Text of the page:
I was standing outside of the stadium with three of my friends, waiting for five o'clock to roll around so we could gain admittance into the Crown Club. I had been lucky enough to be invited along as the fourth wheel. The three of them had entered into a weight loss contest. Somewhere around the middle of the ninety day stretch, it had become clear that Jason was going to win, considering the other two had gained weight over the first five weeks.
The two losers of the triumvirate were on the hook for all of the tickets, and after checking around, they discovered that they had to purchase an even number. The fourth was extended to me as a courtesy and gesture of friendship, due in some small part to the fact that I write about baseball and I'm leaving town next week.
After ten minutes of random conversations about the legitimacy of gay marriage in a binomial State, a bit of a ruckus formed by the door. A man, claiming to be a relative of one of the Royals players, was trying to gain admittance into the stadium, but said player had neglected to leave his pass at the door. After several minutes of fruitless communication, he went back to texting on his phone and I lost track of what happened next because Art Stewart showed up.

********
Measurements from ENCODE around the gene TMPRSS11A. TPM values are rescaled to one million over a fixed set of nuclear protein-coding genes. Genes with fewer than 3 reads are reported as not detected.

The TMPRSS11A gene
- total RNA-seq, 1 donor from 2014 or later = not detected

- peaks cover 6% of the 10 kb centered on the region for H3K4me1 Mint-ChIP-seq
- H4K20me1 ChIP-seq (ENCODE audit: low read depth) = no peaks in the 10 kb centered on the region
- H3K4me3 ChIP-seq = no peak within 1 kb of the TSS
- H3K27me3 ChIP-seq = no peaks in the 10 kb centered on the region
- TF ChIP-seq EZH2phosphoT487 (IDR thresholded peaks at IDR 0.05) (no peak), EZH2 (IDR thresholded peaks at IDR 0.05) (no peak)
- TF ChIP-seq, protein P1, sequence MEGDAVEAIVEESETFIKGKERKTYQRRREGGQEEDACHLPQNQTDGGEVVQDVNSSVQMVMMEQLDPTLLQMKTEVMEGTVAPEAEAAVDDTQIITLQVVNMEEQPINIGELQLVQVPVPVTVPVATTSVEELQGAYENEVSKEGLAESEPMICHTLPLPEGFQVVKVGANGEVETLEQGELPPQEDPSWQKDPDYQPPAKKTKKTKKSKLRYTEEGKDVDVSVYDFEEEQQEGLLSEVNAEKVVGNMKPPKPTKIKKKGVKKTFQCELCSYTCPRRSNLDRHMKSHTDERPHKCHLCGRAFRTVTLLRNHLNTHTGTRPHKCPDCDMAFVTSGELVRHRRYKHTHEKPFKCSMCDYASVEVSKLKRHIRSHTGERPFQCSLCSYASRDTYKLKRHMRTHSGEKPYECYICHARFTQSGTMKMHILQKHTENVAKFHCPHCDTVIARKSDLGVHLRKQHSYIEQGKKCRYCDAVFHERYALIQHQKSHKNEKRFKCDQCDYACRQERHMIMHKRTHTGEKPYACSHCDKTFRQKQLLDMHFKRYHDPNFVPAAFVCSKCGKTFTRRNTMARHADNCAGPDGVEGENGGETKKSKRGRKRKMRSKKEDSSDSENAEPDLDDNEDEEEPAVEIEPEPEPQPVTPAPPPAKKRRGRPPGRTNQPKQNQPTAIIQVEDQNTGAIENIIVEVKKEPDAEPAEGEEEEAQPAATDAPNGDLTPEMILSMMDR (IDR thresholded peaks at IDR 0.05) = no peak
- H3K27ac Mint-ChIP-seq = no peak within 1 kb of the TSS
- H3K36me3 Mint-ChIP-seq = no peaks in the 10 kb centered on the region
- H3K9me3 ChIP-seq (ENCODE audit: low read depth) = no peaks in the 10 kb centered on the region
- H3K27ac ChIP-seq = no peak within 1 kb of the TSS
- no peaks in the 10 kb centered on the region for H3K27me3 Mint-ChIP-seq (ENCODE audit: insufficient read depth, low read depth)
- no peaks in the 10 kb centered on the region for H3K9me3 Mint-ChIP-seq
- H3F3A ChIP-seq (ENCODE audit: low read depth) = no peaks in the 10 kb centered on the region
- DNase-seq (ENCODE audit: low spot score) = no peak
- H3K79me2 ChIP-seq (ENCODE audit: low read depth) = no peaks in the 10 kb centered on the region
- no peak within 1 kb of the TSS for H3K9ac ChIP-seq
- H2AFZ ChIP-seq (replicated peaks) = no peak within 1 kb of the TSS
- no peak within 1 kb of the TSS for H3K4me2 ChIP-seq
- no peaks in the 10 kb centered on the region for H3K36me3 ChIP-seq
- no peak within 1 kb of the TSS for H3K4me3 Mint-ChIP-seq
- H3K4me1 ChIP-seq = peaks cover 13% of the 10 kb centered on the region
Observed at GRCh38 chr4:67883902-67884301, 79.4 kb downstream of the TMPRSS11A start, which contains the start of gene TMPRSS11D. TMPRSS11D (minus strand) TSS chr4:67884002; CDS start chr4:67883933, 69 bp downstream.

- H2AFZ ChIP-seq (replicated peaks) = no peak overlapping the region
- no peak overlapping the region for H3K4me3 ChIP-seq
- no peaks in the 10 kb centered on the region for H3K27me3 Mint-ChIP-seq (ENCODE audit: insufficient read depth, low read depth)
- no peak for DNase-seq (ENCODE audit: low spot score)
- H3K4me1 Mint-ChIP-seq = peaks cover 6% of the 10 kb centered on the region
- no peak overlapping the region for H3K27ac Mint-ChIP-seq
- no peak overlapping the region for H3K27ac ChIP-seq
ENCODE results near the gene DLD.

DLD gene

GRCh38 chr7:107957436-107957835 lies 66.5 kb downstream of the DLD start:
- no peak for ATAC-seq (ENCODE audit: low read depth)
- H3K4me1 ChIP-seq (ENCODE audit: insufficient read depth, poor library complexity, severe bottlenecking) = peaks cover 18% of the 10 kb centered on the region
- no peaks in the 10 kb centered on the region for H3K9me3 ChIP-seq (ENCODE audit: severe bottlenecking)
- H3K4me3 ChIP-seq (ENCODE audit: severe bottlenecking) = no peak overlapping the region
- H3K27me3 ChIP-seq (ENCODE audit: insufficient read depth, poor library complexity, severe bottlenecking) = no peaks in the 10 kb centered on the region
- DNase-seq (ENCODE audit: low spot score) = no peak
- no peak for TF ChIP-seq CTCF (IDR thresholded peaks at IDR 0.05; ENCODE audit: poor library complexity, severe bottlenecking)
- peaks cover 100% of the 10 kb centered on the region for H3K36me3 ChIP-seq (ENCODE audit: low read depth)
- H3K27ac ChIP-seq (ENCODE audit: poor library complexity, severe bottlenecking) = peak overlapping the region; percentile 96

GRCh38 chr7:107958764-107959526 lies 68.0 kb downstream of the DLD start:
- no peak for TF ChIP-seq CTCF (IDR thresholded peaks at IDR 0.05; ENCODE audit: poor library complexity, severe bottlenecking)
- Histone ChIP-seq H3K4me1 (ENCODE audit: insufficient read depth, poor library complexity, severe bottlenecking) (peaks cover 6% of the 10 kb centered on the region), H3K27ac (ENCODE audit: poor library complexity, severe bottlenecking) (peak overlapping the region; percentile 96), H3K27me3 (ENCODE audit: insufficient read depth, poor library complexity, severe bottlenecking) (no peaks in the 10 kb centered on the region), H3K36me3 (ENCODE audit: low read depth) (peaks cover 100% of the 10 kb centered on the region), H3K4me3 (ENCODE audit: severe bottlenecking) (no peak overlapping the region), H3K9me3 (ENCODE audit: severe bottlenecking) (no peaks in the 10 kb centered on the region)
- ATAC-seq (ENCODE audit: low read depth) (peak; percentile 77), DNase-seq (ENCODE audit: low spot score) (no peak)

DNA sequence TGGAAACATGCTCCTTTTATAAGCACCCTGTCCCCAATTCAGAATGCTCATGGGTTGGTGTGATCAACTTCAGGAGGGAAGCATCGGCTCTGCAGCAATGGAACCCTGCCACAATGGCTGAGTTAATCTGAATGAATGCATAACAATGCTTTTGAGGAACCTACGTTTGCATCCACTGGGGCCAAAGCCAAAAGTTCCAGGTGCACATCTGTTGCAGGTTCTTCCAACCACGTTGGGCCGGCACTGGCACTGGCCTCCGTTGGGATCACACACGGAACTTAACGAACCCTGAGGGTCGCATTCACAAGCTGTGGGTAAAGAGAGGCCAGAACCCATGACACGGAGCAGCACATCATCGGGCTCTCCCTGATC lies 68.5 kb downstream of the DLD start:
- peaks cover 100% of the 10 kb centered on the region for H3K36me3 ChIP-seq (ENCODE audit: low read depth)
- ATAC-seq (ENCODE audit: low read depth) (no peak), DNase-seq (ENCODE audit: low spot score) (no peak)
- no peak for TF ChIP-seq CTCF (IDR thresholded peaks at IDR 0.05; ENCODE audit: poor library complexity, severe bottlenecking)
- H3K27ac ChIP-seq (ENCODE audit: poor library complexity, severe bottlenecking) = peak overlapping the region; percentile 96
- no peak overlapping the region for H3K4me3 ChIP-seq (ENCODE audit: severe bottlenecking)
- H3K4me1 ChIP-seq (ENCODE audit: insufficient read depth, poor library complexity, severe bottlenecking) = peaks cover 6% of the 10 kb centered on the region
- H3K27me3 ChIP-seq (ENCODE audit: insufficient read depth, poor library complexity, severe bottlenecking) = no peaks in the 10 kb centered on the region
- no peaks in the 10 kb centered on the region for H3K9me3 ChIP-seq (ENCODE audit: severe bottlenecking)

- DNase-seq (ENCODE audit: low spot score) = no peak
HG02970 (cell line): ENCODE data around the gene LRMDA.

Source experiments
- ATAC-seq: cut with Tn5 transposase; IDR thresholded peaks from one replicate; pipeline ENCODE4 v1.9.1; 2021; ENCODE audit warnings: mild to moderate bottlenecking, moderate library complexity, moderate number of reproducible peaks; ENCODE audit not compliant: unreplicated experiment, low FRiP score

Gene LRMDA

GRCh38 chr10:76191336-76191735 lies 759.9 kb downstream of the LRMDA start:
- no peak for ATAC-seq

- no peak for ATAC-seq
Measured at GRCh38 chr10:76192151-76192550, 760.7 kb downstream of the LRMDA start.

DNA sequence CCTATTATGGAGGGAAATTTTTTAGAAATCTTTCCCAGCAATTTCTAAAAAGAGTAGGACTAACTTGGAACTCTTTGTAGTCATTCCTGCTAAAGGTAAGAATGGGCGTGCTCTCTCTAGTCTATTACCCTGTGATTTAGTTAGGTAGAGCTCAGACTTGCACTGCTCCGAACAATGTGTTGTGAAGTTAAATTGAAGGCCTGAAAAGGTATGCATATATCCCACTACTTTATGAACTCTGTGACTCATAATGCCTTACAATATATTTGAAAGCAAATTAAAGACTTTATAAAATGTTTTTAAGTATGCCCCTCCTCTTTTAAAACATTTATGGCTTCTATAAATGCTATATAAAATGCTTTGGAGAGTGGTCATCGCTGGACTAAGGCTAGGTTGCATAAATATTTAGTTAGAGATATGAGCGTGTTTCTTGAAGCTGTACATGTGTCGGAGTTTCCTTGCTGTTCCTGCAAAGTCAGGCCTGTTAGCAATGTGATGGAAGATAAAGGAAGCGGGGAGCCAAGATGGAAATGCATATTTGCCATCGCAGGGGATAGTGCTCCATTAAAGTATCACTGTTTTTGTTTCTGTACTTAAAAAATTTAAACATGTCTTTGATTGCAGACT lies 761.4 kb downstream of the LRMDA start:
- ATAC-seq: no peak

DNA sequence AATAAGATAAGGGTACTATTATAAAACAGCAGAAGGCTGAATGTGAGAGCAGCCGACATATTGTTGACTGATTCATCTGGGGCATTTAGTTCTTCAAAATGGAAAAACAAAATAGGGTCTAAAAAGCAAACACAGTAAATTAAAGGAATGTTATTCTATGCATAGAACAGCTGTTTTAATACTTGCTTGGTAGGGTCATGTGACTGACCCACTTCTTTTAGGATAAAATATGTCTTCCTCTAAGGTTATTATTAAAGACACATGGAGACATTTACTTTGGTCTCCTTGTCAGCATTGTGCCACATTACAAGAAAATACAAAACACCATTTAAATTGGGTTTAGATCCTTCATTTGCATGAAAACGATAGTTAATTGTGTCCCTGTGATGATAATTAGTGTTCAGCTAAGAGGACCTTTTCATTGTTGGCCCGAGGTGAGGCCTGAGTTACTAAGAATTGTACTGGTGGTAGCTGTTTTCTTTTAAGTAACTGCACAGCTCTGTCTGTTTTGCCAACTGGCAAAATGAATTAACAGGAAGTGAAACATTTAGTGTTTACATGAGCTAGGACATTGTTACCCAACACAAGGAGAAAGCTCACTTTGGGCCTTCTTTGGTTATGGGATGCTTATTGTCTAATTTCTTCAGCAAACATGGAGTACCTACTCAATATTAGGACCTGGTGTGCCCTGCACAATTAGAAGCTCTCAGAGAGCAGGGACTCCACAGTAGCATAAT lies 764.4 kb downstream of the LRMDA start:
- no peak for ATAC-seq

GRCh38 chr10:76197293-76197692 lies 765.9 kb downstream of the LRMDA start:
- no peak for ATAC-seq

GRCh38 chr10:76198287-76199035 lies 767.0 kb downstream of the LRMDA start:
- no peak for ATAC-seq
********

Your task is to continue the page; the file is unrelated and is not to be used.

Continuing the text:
There are very few hidden figures in the Royals organization that have meant more to the team than Art Stewart. Hidden in the sense that he carries with him a sort of unrecognizable anonymity. If you have been involved with the Royals, or have attended enough events, you may have come to know who Art Stewart is, but may still not be able to pick him out of a crowd of octogenarians.
Despite this, his impact on Kansas City baseball is legendary. Since joining the team in its first season, he has worked as a scout, scouting director, director of player development, senior special assistant to the general manager, and since 2001, he has served as the senior adviser to the general manager. There is not a single person involved with the organization that has been around as long as Art Stewart. He was inducted into the Royals Hall of Fame in 2008. Excluding the Kauffman family, he is one of only two front office personnel to be inducted.
It was a passing glimpse, though. He shuffled past the line, waved a hello to the woman at the door, and she promptly let him in.
At five o'clock, we were let into the stadium.
We made our way through the executive lobby into the concourse behind home plate. Across from the lobby was the entrance to the Diamond Club. Through the Diamond Club doors, you then take an elevator down to another lobby to gain entrance into the Crown Club. At the bottom of the elevator, we ran into Ryan Lefebvre, who was making his way up to the press box from the clubhouse. We chatted for a few minutes* and then made our way to the clerk at the entrance to the Crown Club, passing the press room and side entrance to the clubhouse along the way. The clerk reviewed our ticket stubs and gave us a stamp of phosphorescent ink that only shows up under certain ultraviolet light. From there, we took a carpeted staircase down into the bar and dining area, where the buffet was being prepped.